Why do you assume it’s vital for this sort of class to be bilingual?
We could possibly be from completely different nations — Venezuelans and Mexicans and Colombians and Cubans — however on the finish of the day, what retains us collectively is the language. Many [immigrants] come right here and so they be taught English, however they nonetheless wanna know what is going on of their nation.
I can inform you proper now — and media literacy typically, this isn’t only for college students, it’s for adults, too — they generally don’t know methods to acknowledge info from fiction.
Now with AI, it is so tough to acknowledge. To provide you an instance, my mother lives right here in Mexico. She’s 82, however let me inform you, this girl has her iPhone, she outlets on-line, she’s very tech savvy.
However she will get this the place you see Biden, you possibly can hear his voice in a press convention, and he says one thing like, “Yeah, the UFOs have landed. Yeah, we all know that is taking place.”
And my mother was like, “What is that this?” After which I’m like, “No, mother, that’s faux. That is not actual.”
In the event you go onto the Information Literacy Mission, within the classes, there is a bunch of knowledge there about immigration, additionally — how immigration has been written about in numerous newspapers and thru photos which have been posted on-line. For instance, a child who’s in a cage. The way in which they write that story, it could possibly be deceptive. So we be taught all about how they will manipulate photos, how they will manipulate info to get your consideration.
Do the scholars get hands-on expertise reporting a narrative?
We create podcasts, we create visuals, we create movies. They get excited once I say, “OK, let’s work on a video undertaking.”
And when you make them do it, then they understand how onerous it’s. I’d say, “Again within the day, journalists who had been skilled in ethics labored on a narrative and gave it to you. It is already curated for you. And now anyone with a cellphone can name themselves a journalist. When you’ve got a telephone, you possibly can reside stream from wherever on the earth and no person’s gonna be checking if you’re appropriate or in case your info are appropriate or not.”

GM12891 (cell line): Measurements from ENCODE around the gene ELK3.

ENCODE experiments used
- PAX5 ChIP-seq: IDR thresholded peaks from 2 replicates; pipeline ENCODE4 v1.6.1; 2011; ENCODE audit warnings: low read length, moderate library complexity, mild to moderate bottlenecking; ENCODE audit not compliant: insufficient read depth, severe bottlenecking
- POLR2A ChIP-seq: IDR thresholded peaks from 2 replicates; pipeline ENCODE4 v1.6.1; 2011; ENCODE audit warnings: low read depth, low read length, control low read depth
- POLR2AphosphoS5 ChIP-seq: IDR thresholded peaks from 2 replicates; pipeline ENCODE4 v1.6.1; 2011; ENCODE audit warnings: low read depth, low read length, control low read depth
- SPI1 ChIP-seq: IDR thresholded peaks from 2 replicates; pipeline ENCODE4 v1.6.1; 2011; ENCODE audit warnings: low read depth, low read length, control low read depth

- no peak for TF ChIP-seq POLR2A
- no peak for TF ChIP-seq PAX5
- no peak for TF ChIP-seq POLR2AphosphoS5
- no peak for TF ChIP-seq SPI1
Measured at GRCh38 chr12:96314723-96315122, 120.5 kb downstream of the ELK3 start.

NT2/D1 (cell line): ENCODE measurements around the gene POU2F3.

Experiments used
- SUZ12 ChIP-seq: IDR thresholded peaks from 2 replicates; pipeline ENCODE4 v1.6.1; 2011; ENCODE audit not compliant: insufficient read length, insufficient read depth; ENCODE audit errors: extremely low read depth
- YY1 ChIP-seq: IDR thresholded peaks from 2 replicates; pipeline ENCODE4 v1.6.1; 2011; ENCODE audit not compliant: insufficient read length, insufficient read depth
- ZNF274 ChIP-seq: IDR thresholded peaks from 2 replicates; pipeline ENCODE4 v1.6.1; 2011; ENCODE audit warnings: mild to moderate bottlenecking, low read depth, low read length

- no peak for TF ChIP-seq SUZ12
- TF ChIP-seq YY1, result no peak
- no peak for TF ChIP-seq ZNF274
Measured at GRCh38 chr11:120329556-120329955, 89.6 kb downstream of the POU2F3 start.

As soon as they begin doing what it takes to document the video and write a narrative and or write a podcast, that is after they understand, “Oh boy. This takes effort and time to essentially get it performed proper.”
I feel the half that strikes them probably the most, and it will get the “aha” second after we go over bias. All of us have it, and it is OK. Now we simply must be acutely aware about it. I like to see that as a result of this is among the very first models that we do. After which on the finish, they need to create one thing and so they understand, “I can not give my opinion on this.” No, you need to attempt to write a narrative in a means that you just simply current all of the info, and your readers or your listeners or your viewers need to decide of if it is proper or unsuitable, if it is good or unhealthy.
What else would you like individuals to learn about your class?
I am so honored that the Information Literacy Mission nominated me for this award. That is huge for our Latino communities as a result of this group is not only recognizing me. They’re recognizing the necessity for bilingual training in media literacy.
And yet another factor: I bear in mind one other reporter requested me, so why is media literacy vital? Usually, faculty districts connect the information literacy unit or this subject to the English class. However I’ve a special opinion about that, and I wrote that in my op-ed, that you do not have to be a mathematician to check math. That does not imply that you just’re gonna turn into a mathematician. You research science, that does not imply you are gonna be a scientist.
What I attempt to say is that for instance, in math class, you possibly can have the scholars studying how scores work, and that’s a part of what information literacy is about. In science class, how the expertise measures tornadoes for the climate section. Or in historical past class, you possibly can analyze outdated newspapers and see how sure occasions in historical past had been written about. After which my favourite is what I do in language lessons. You’ll be able to analyze information in Spanish, in Portuguese, in German, in Polish, some other language.
All people must understand how information works. So that’s my little contribution, and I invite lecturers to contemplate this, particularly as a result of the Information Literacy Mission already has classes for you, so it is going to be simpler so that you can plan your day.